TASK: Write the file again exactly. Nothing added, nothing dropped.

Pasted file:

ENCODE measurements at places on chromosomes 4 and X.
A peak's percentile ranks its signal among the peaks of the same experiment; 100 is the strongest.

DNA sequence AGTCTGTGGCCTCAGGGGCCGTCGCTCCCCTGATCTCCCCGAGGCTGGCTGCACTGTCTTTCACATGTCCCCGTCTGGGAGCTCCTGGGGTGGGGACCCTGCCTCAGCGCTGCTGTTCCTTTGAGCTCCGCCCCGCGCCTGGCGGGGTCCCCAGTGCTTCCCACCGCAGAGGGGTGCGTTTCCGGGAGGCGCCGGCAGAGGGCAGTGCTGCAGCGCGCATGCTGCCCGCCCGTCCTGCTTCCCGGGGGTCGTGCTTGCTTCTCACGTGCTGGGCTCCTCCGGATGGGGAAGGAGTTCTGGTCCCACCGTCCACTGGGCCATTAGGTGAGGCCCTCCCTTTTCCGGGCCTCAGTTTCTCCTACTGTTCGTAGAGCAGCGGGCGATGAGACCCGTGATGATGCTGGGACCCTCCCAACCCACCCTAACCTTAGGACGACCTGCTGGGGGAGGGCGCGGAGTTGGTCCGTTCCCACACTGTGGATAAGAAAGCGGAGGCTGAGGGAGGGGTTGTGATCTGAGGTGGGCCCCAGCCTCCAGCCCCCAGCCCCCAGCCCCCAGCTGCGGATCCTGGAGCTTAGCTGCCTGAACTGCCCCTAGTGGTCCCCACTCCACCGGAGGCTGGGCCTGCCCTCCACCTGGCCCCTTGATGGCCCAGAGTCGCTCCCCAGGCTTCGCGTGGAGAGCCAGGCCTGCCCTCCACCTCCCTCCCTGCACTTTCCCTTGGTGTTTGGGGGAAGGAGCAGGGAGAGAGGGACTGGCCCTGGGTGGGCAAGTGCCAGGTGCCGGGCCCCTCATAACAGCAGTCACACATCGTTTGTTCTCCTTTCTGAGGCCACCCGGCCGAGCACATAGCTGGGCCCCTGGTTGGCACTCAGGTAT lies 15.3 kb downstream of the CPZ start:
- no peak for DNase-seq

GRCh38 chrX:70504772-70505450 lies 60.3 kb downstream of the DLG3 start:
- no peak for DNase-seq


ENCODE measurements at places on chromosomes 4 and X.
A peak's percentile ranks its signal among the peaks of the same experiment; 100 is the strongest.

DNA sequence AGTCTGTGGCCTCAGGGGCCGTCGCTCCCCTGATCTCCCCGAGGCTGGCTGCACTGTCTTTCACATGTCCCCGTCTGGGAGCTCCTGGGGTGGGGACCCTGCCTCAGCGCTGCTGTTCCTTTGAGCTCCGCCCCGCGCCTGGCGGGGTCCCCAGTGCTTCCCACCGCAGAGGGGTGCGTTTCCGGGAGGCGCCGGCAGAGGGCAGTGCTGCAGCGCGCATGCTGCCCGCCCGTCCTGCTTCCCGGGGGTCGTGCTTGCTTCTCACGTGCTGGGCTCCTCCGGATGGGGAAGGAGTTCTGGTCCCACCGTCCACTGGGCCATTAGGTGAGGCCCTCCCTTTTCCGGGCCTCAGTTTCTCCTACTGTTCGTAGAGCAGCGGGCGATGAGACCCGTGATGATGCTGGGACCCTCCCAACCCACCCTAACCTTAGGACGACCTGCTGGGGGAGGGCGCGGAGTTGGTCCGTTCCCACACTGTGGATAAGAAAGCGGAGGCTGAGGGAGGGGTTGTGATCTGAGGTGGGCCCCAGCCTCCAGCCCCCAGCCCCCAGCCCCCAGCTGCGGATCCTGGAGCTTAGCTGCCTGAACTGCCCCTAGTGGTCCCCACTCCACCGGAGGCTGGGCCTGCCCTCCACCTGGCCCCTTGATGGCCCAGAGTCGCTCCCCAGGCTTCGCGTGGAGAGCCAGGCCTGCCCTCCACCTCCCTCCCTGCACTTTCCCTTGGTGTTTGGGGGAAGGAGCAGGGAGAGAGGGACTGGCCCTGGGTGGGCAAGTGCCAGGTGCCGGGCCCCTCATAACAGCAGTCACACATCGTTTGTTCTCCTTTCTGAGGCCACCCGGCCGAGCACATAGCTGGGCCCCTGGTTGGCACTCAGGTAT lies 15.3 kb downstream of the CPZ start:
- no peak for DNase-seq

GRCh38 chrX:70504772-70505450 lies 60.3 kb downstream of the DLG3 start:
- no peak for DNase-seq